Sunday, November 02, 2014

Learning From Relative Performance: Lessons From Fixed Income Measures

I recently noted that we can learn quite a bit from the relative performance of stock market sectors.  The same is true for the relative performance of financial assets in general.  How traders and investors deploy their capital speaks volumes regarding sentiment and perceived opportunity.  Today's post begins a series on using ETFs to create informative relative indicators.  In this post, we're looking at a few relevant fixed income ETFs and what we can learn from their relative performance.

The top chart is a relative measure I've tracked for a while:  the relative performance of high-yielding corporate bonds (JNK) to high quality corporate bonds (LQD).  In general, when investors are risk-seeking and feel secure about economic conditions, they are willing to reach to pursue lower quality fixed income assets and obtain higher yields.  Conversely, in a risk-averse posture, investors will flee lower quality assets and seek the safety of high quality.  This is precisely what we see in the relationship between JNK and LQD.  Dips in that relationship have generally corresponded to risk-off periods in the stock market.

Note that JNK:LQD topped out well ahead of the stock market and, indeed, is below the peaks seen in 2010 and 2011.  It appears that the reach for lower quality yield has been diminishing in recent years relative to the reach for stock market returns.  More on that in a bit.

The second chart takes a look at the relative performance of high quality bonds (LQD) to stocks (SPY) overall.  Again, we see the pattern of bonds outperforming during risk-off periods in the stock market, but notice how very attenuated this pattern has become in recent years.  Quite simply, high quality bonds have been in a downtrend relative to stocks in the past few years, in part reflecting the crushing of yields due to the zero interest rate policies of the Fed.  (A chart of stocks versus international bonds looks quite similar).  As bonds have gone out of relative favor, the volatility of the stock/bond relationship has decreased notably, so that--during risk-off periods--we're seeing less flight to quality vis a vis bonds than during 2010 and 2011.

The bottom chart looks at the relative performance of a higher yielding stock sector (XLU) versus stocks overall (SPY).  Note a similar downtrend and declining volatility, though not as pronounced.  The defensive sector still tends to outperform during risk-off periods, but as these periods have been milder in recent years, we're seeing less investor flight to safety.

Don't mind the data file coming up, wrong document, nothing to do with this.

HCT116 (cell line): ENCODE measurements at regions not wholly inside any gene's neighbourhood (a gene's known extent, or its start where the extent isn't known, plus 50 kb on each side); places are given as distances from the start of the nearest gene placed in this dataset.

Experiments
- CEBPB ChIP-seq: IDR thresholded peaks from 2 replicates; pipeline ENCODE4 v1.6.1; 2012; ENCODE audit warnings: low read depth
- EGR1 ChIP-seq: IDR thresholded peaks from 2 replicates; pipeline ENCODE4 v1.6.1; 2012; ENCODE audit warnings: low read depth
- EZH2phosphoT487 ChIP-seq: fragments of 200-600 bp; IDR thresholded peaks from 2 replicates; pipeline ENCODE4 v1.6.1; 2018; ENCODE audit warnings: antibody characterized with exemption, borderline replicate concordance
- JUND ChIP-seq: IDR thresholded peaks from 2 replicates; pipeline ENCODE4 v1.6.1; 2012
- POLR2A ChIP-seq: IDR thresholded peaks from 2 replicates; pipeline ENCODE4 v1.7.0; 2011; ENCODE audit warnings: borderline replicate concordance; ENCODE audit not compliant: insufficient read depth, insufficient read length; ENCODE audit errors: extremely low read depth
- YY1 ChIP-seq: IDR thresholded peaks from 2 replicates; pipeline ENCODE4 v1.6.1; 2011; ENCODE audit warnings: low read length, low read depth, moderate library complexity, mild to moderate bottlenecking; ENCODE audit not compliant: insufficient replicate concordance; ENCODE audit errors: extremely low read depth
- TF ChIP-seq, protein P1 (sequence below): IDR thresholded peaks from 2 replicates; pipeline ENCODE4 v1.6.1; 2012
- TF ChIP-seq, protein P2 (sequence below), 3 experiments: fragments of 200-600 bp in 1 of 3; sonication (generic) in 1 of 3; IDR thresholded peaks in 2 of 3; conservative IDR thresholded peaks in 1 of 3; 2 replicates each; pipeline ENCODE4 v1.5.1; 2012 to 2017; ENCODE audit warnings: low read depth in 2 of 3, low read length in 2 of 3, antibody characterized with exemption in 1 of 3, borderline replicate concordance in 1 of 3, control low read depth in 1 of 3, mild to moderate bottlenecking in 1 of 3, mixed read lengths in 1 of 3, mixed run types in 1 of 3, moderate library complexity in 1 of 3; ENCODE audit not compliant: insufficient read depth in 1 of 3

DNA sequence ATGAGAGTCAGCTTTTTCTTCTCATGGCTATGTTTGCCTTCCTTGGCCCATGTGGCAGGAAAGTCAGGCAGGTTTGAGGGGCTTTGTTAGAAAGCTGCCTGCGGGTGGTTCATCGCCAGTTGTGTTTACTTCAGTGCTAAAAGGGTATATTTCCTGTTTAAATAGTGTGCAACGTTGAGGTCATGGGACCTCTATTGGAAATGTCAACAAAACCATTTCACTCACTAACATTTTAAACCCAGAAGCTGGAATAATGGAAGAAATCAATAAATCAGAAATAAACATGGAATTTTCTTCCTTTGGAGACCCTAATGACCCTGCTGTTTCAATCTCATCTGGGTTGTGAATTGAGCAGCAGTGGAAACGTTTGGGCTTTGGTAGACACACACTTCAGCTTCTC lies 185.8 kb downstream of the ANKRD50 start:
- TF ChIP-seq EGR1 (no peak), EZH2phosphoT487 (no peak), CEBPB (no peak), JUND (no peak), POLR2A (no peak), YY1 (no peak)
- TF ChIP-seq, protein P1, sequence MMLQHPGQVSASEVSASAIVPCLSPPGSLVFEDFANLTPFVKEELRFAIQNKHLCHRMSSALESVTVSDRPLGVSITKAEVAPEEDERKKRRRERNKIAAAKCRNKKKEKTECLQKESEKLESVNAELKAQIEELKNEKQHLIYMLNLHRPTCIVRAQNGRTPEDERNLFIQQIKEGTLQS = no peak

I believe tracking the relative performance of fixed income to stocks continues to provide information, but anchoring our expectations on relationships we observed pre-2012 would be a mistake.  Swamping the relative rotations from stocks into yielding instruments has been that Great Rotation that has been anticipated for years:  with artificially low interest rates, money has systematically moved from fixed income into equities.  This is a major dynamic underpinning the current bull market.  After all, even with the recent bull market action, stocks still yield more than most bond funds.  Amidst very low bond returns, the flight to quality has been replaced by a flight to opportunity.

I suspect this, too, shall end badly at some point.  With commodity prices on their back and inflation nowhere in sight--and with central banks overseas in further asset-buying modes--it is difficult to see yields rising in the near term.  Should this continue to fuel stock market interest, we could see shares move from generous valuations (and rich ones in some cases) to unsustainable ones.  One sign of this would be a similar flight to stocks across Europe and Asia, whose stock markets have lately underperformed the U.S., but who now are further embarking on their own currency-devaluing, yield-crushing rounds of asset purchases.  

We live in strange times.  One takeaway from the relative fixed income indicators may be this:  In a global world, the old stock market wisdom of "Don't fight the Fed" has been replaced by "Don't fight the banks."

Further Reading:  Risk Management and Learning from Losses